These struggles demonstrate the real problems that go into organizing that is not simply a romanticized version of “the workers vs the bosses” but rather demonstrate the complexities. The “labor aristocracy” is shown to be quite clear in this film and the future of the union is questioned even with the optimistic overtones towards the end of the film and victory of the particular drive. Some of the members remain quite unsatisfied with the contract that they won, for example.

Further reading:

Woman Rebel (2010)

Director: Kiran Deol


Woman Rebel is a short documentary that aired on HBO in 2010 that follows a woman named Uma Bhujel during her times as a Maoist rebel in Nepal. Throughout the film Bhujel (whose codename in the military is “Silu”) describes the various aspects of the experience of fighting the war. Early on, while being introduced to her family, we learn that her brother had joined the Royal Army. This framework makes her story a sad “classic case” of civil conflict splitting a family. Although unlike the cliche “brother vs brother” notion, Nepal’s Maoist rebels are composed of 40% women and are trying to fight gender inequality in Nepal and this departure from the cliche represents how important gender is not only for the conflict’s impact on Uma’s family, but for Nepali society.

The rebellion itself is not shown as the result of an ideological battle (although this is implied to an extent in the Maoists calling for and end to the class inequality). Rather, the conflict is shown in the backdrop of a deeply unequal and unjust society where people are rising up, for example a story of a woman who committed suicide after her husband’s family (in which the marriage was prearranged) treated her poorly is used to highlight the gendered inequality that exists in Nepali society. There are none of the anti-Communist declarations or cautions that we would find if this were to appear as a history channel show which makes the film a refreshing look at a contentious issue.

A Maoist fighter and her child

The director of the film claims that she wants the viewer to “see a portrait” of a fighter in a complex struggle. She also claims that the film is meant to “focus on agents of change instead of victims of circumstance.” This intention is quite important, as it portrays those living in the Global South not as helpless victims that are just in need of help from Western NGO’s and “freedoms” but rather that those very impoverished people have the ability to mobilize and get what they want directly.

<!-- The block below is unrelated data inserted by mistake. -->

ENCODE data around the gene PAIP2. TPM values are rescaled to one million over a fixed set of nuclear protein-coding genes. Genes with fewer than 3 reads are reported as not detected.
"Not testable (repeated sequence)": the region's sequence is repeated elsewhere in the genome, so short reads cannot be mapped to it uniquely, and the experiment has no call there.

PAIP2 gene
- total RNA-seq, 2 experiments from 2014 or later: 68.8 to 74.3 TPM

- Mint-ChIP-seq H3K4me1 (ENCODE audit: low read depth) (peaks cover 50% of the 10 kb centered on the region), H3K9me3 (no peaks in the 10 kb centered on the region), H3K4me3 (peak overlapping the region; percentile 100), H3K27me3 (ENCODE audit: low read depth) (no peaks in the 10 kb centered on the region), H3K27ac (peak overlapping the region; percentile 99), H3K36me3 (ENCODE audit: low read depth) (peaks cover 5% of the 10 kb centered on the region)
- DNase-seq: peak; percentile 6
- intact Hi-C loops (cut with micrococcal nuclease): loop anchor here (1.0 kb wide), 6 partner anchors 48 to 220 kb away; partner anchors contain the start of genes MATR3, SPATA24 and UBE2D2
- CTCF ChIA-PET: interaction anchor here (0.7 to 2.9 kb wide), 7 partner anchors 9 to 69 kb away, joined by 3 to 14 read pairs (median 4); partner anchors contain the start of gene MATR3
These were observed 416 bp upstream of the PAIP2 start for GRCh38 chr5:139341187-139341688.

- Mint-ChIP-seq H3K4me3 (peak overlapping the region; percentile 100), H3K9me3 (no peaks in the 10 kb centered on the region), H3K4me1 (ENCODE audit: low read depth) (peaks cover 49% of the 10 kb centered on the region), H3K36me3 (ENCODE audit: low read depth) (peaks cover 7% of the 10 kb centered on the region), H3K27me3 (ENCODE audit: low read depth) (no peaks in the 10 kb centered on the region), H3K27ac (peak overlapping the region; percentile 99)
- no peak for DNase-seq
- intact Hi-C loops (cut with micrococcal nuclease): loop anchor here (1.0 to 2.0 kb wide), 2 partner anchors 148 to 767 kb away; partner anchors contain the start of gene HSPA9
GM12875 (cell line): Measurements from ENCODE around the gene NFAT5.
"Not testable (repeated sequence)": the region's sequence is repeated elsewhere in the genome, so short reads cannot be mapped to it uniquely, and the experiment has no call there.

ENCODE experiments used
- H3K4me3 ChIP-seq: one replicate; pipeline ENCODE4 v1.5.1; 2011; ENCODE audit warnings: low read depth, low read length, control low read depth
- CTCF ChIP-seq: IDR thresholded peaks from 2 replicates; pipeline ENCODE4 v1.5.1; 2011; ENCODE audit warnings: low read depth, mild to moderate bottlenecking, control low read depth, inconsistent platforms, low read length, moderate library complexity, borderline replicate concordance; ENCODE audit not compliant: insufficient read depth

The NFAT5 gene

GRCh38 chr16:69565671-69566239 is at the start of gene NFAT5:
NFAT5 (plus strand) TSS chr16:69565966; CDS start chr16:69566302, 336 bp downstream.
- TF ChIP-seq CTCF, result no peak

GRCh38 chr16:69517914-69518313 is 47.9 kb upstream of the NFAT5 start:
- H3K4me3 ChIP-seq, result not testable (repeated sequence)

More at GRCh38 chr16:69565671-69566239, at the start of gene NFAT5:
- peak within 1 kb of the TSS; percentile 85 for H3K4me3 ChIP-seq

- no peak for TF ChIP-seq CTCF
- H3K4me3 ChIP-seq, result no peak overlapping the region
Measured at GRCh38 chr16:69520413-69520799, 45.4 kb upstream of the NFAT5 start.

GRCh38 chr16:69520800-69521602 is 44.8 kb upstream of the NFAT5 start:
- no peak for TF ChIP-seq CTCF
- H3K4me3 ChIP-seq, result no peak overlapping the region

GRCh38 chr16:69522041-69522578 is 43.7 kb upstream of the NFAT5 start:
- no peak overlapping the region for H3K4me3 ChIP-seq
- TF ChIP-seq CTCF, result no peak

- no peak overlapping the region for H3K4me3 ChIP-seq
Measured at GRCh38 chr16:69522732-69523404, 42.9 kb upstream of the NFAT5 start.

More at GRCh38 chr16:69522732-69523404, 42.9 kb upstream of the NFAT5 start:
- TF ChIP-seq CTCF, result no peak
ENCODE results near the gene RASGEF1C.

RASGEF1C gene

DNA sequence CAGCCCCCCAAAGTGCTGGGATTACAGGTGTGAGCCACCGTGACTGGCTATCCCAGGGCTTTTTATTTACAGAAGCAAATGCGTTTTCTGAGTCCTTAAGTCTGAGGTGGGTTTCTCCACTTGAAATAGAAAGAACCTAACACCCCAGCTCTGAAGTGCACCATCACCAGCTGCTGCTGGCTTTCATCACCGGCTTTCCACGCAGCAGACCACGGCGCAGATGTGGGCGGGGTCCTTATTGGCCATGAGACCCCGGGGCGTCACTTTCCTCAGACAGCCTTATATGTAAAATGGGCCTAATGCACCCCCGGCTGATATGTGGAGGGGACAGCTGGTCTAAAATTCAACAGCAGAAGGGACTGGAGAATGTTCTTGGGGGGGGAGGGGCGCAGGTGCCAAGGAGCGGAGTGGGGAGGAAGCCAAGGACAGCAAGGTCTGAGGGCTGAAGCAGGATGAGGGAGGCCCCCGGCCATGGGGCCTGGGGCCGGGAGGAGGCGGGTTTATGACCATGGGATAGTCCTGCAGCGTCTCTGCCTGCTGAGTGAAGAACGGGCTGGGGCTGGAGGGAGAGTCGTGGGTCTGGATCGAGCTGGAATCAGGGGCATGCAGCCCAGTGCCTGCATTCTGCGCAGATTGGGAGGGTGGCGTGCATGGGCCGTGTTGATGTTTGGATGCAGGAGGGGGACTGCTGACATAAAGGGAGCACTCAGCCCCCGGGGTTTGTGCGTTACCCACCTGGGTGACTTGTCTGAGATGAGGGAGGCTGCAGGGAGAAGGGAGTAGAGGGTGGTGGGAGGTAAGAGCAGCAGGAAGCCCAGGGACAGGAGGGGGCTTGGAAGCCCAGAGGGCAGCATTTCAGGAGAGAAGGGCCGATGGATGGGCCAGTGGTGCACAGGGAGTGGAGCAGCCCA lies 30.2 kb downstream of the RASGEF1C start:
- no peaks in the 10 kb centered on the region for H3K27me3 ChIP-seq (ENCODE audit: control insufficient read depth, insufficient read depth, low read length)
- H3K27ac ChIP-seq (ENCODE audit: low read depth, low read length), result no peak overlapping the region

Overall, the film is an interesting look into the conflict that is not covered often in Western media which ended the long standing monarchy of Nepal and established a republic. There have been continued issues with the pace and nature of social change in the country (of which are out of the scope of this film review), but the most important part of this film is that it shows the conflict through the lens of a fighter who sees her struggle as part of a movement for social justice. The structure of the short film keeps it interesting the whole way through, with stock footage of the conflict going back to the 1990s to the contemporary countryside. It serves as an excellent introduction to those unfamiliar with the conflict, and for those familiar it is a way to promote education and discussion about the issue.

Maestra (2010)

The Cuban literacy campaign began 51 years ago this month.  This was an important moment for the Cuban revolution that would help set Cuba apart from the rest of the Caribbean.  This is a review of a documentary about that campaign.

The following is re-posted with the permission from the author and originally appeared here

Freedom Through a Pencil: The 1961 Literacy Campaign in Cuba

by Sujatha Fernandes

The high rate of literacy in Cuba is one of the proud and much touted accomplishments of the Cuban Revolution. Beginning half a century ago, in 1961, the literacy campaign mobilized more than 1 million Cubans as teachers or students. In that same year, 707,000 Cubans learned how to read or write. Maestra tells the story of that inspiring campaign through the memories of the women who served as literacy teachers—the maestras themselves.

The filmmaker, Catherine Murphy, lived in Cuba in the 1990s and earned a master’s degree at the University of Havana. She is the founder and director of a multimedia project known as the Literacy Project, which focuses on gathering oral histories of volunteer teachers from the literacy campaign. For Maestra, the first documentary to arise from the project, she interviewed more than 50 women and 13 men who were involved in the campaign. Many of them are now in their seventies. She also carried out five years of research in the Cuban national film archives.

Documentary footage shows the energy and enthusiasm of the young women who traveled on trains into the small towns and countryside of Cuba to live among the people and teach them how to read and write. But the challenges they faced were extreme. These women often faced opposition from their families, and many left against their parents’ wishes. They lived with poor rural families, sleeping in hammocks at night. During the day they would work in the fields alongside the peasants, and in the few hours they had in the evening, they would prepare lessons and conduct classes.